Mexico City's new subway line alters transit map

Mexico City's new subway line

MEXICO CITY -- Maria Guadalupe Garcia usually spends two hours traveling from her home in southeast Mexico City's Tlahuac borough on bus and microbus to reach the city's west side.

On Tuesday, Garcia, 60, was one of the first riders of a new subway line inaugurated by the mayor and Mexico's president. She said she expects that those two hours of commuting will be reduced to 45 minutes.

"It's going to benefit us so much," Garcia said, standing with her husband, Angel Hernandez, on the platform of the Mixcoac station. "Now, we'll go with calm."

The 12th line of this city's moving hive of a subway system -- the loved and loathed el metro -- opened to the public in what leaders called the most significant and complex public-works project in recent Mexican history.

The new Line 12, or Gold Line, cost about $1.8 billion and is a capstone for the administration of outgoing Mexico City Mayor Marcelo Ebrard. The line also represented an unprecedented test for engineers, planners and politicians  who had to fend off vigorous protests and legal challenges from some residents.

For riders, the line makes a crucial alteration to the transit landscape of Mexico City: It adds a lateral connection across the southern end of the metro map, crisscrossing four lines and creating transfer points where previously none existed.

The line also connects Tlahuac, a large, semirural expanse on the southeastern end of the metropolis, to the subway grid. End to end, Mixcoac to Tlahuac, the line stops at 20 stations across 15.5 miles of tunnels and elevated tracks.

More than 380,000 people are initially expected to use Line 12 daily. Overall, nearly 4 million passengers ride Mexico City's subway every day, making it one of the largest such systems in the world.

"This is an immense project for Mexico City," Ebrard said. "It is the longest line and turned out to be most complex. We are very proud of our engineers, our workers."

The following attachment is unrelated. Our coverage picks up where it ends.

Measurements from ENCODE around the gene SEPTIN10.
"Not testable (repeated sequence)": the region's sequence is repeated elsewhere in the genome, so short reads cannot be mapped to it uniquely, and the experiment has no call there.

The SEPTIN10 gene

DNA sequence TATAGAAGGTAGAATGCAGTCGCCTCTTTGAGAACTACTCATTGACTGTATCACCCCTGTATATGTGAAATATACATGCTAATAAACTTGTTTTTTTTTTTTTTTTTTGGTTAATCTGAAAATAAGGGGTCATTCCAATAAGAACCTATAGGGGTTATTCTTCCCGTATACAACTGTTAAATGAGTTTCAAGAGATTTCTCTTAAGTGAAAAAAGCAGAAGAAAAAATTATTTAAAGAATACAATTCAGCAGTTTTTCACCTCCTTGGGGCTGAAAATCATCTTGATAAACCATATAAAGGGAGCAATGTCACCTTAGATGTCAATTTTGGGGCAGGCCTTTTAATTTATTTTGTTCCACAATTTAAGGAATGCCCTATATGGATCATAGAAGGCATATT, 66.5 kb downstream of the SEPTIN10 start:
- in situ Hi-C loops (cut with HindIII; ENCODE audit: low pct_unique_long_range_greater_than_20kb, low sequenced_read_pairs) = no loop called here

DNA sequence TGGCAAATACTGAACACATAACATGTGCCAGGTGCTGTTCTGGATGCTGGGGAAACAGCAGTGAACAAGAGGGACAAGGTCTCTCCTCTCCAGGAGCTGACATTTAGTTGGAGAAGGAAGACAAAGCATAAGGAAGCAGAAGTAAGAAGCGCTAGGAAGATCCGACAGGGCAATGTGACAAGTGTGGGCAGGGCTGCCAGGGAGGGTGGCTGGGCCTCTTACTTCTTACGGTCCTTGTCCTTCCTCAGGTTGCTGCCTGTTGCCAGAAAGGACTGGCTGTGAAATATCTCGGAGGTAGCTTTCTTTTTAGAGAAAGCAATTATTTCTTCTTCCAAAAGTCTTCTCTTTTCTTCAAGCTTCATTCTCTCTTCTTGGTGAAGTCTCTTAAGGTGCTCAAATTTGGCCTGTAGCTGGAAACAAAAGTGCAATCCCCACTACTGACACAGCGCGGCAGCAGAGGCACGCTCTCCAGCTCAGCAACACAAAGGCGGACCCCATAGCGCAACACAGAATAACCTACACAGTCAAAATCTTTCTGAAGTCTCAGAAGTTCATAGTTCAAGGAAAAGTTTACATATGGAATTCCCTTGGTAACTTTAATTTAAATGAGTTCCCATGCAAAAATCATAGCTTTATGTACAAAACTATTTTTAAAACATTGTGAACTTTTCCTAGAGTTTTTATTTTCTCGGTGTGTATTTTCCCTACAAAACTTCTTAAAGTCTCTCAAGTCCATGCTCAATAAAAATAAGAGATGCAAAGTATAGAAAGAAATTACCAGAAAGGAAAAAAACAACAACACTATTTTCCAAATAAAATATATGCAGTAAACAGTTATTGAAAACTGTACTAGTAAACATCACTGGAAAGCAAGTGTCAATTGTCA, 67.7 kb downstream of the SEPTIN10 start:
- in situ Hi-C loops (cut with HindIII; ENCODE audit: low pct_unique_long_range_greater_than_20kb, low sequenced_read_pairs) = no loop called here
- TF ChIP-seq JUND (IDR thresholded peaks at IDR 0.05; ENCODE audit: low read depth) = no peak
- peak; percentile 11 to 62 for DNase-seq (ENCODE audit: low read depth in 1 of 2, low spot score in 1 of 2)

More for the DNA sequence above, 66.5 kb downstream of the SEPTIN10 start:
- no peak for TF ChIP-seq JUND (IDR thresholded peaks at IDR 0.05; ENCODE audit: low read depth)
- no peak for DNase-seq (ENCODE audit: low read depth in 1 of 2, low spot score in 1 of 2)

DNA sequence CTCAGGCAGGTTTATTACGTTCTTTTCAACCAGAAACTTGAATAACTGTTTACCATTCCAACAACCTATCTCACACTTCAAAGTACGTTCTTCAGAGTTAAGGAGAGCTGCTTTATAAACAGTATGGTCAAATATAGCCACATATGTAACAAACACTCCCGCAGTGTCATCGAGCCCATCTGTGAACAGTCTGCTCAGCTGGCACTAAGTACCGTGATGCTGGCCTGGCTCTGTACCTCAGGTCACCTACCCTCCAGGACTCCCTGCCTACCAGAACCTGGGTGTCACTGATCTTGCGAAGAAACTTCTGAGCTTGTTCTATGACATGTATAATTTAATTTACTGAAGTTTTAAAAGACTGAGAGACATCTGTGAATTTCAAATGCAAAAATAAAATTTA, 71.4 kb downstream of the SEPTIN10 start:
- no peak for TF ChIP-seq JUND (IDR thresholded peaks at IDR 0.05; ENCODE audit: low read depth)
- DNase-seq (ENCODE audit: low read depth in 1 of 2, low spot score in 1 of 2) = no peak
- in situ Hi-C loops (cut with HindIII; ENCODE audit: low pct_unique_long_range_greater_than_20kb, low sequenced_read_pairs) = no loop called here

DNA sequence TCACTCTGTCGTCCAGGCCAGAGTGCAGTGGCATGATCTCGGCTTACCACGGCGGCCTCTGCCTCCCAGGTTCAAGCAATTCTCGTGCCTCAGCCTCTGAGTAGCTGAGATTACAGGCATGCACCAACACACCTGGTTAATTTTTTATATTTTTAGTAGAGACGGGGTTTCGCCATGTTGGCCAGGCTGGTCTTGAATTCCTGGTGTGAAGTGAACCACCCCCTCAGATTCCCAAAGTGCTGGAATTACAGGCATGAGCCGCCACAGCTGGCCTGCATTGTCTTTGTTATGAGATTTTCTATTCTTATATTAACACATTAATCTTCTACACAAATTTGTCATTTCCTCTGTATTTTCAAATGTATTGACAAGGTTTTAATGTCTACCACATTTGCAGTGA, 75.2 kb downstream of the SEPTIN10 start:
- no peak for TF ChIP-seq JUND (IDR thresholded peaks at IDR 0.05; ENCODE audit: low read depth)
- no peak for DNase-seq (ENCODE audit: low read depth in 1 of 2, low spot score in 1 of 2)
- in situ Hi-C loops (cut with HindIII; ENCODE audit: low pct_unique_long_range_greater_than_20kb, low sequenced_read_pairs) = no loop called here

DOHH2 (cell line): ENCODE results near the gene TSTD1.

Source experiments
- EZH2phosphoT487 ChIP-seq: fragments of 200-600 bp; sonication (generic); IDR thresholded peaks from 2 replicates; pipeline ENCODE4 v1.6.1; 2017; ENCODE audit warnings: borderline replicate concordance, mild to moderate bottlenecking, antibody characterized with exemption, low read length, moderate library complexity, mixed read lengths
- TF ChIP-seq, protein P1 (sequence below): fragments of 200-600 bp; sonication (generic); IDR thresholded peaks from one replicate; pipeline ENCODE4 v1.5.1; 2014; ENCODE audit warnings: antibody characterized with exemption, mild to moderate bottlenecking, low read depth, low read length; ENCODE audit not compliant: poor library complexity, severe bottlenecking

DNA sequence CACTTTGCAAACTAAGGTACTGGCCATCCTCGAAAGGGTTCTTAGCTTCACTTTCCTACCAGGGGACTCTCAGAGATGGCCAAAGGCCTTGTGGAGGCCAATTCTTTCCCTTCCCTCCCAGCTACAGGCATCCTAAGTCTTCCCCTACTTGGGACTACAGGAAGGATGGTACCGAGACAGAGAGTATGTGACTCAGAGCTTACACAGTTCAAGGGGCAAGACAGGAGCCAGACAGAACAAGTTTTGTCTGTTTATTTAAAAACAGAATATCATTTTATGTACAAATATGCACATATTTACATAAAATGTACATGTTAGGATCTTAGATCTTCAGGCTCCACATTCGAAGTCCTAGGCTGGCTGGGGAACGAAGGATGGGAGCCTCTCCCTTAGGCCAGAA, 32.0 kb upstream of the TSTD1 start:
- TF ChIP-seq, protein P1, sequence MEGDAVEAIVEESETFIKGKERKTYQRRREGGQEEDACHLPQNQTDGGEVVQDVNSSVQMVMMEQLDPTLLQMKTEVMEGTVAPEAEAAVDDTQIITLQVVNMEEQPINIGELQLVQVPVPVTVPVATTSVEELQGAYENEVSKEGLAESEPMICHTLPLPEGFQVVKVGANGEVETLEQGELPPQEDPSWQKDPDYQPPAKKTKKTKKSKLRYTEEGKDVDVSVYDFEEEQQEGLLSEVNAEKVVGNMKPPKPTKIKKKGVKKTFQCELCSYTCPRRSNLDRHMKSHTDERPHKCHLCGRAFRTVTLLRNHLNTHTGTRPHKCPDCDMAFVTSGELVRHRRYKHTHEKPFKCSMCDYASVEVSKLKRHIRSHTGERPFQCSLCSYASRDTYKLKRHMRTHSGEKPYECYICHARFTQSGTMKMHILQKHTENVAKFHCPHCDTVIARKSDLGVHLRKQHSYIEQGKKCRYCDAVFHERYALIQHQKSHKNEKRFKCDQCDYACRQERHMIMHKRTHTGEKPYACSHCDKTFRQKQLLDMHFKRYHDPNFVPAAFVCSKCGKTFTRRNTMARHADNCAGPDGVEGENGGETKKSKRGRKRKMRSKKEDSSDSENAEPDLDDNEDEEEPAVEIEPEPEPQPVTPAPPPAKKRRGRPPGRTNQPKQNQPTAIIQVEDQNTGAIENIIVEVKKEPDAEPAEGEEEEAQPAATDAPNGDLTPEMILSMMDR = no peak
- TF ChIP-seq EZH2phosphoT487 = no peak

President Felipe Calderon said he was proud the federal government supplied funds for Line 12, meant to commemorate the 2010 bicentennial of Mexico's independence.

"It was worth it," Calderon said. "This ... is a sustainable solution to the problems of mobility and transport in Mexico City. Moreover, it minimizes the impact of pollution on the city, and that's fundamental."

By noon, smiling, cheering riders were joining the inaugural train on which Calderon and Ebrard briefly rode. An hour later, at Mixcoac station, commuters were already moving about the transfer point as hardy residents of this city do: earphones in, bags held close, eyes alert to the journey ahead.

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-- Daniel Hernandez

Photo: Juana Cisneros, 59, and Jose Hernandez, 52, were among the first riders of the new Mexico City subway line, Line 12, on Tuesday. Credit: Daniel Hernandez / Los Angeles Times


Census sets off fears of politicking in Bosnia-Herzegovina

In much of the world, the census is a mundane and familiar routine. In fractured Bosnia-Herzegovina, the exercise is so touchy that its people have gone uncounted for more than two decades.

Twenty-one years ago, the last census showed a growing share of Muslims in the diverse territory, then a republic of the Yugoslav federation. Serb nationalists pointed to the numbers and argued that their status was in jeopardy.

The next year, after Bosnia declared its independence, a brutal war erupted. It lasted more than 3 1/2 years and claimed an estimated 100,000 lives.

In a country where political power is divided along ethnic lines, local activists and outside observers worry that a new census could be manipulated for political gain. The government is testing out the census on a smaller scale, counting about 9,000 people before launching a complete tally next year.

“There is already pressure on people” over how they choose to identify, said Tija Memisevic, director of the European Research Center, part of a coalition of nonprofit groups and individuals pushing for people to be able to define themselves as they wish to census-takers. “There will be a lot of fear-mongering.”

Bosniak Muslims fear the census will cement the elimination of their people from Serb enclaves, legitimizing Serb control of areas terrorized by "ethnic cleansing." Croats worry their numbers may have diminished as well. Others fear they won’t be fairly tallied and instead shunted into one category or another for political purposes.

In the dizzyingly complex political system that evolved after the war, some government seats are reserved for each of the three “constituent” ethnic groups and some are off limits to minorities -- a barrier that the European Court of Human Rights ruled was discriminatory. Local municipalities afford seats based on the census.

As new numbers are tallied, “politicians will push for more political representation for their group or demand less for the others,” said Doga Ulas Eralp, a George Washington University expert on fragile states. “It’s going to set the tone of the debate.”

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Party over? Alcohol sales banned on Mexico's Plaza Garibaldi

Pulque vendor

MEXICO CITY -- Will the last wailing, stumbling drunk person on Mexico City's Plaza Garibaldi please turn off the lights on the way out?